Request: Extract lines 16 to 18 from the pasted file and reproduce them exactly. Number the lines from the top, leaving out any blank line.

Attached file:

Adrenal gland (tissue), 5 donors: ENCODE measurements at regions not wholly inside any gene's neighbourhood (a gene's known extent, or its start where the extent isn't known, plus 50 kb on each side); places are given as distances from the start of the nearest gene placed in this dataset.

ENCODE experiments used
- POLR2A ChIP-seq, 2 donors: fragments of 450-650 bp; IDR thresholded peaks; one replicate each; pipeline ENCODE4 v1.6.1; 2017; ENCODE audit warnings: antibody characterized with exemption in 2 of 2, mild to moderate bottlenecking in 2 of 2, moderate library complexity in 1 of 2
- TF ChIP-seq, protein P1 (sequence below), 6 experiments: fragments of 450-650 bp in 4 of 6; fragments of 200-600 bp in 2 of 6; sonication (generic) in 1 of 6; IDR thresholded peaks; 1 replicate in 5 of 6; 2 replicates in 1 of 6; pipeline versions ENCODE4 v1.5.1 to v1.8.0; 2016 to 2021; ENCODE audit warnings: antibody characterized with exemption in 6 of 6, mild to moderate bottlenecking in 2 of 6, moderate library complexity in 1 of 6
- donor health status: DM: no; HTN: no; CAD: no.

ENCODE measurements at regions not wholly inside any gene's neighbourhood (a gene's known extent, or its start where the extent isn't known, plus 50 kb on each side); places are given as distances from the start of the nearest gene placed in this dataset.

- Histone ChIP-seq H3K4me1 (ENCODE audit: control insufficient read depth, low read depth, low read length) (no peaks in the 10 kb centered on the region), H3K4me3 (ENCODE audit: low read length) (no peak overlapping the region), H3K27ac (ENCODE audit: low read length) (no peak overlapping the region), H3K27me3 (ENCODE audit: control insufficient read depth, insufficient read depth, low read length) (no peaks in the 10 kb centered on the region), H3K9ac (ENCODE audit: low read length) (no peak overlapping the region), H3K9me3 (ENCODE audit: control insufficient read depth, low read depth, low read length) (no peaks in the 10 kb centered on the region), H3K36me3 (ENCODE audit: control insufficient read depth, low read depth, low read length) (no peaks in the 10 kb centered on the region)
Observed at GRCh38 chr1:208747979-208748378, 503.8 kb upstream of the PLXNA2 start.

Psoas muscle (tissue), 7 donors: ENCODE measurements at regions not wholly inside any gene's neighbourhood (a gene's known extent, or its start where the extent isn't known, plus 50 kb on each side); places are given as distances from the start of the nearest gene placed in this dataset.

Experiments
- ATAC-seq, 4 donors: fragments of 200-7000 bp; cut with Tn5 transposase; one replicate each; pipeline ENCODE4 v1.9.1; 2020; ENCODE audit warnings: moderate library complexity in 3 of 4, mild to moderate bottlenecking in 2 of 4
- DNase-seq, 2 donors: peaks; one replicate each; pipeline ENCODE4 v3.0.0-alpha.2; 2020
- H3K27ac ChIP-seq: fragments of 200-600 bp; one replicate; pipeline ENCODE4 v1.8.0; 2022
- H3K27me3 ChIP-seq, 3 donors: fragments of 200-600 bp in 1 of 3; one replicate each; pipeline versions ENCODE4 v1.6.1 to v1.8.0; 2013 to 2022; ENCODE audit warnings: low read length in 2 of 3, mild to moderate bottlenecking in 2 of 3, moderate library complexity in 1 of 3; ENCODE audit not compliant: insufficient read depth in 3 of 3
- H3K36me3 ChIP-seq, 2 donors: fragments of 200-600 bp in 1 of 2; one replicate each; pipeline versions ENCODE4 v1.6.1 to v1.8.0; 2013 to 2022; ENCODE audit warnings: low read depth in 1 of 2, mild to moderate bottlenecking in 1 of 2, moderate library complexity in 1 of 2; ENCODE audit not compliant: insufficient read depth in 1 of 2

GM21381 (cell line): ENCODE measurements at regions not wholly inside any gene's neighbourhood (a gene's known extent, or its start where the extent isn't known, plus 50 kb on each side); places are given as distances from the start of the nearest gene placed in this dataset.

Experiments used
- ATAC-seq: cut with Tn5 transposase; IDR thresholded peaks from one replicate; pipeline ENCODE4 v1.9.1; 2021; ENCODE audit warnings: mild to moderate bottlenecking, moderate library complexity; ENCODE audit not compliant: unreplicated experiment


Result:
GM21381 (cell line): ENCODE measurements at regions not wholly inside any gene's neighbourhood (a gene's known extent, or its start where the extent isn't known, plus 50 kb on each side); places are given as distances from the start of the nearest gene placed in this dataset.

Experiments used
- ATAC-seq: cut with Tn5 transposase; IDR thresholded peaks from one replicate; pipeline ENCODE4 v1.9.1; 2021; ENCODE audit warnings: mild to moderate bottlenecking, moderate library complexity; ENCODE audit not compliant: unreplicated experiment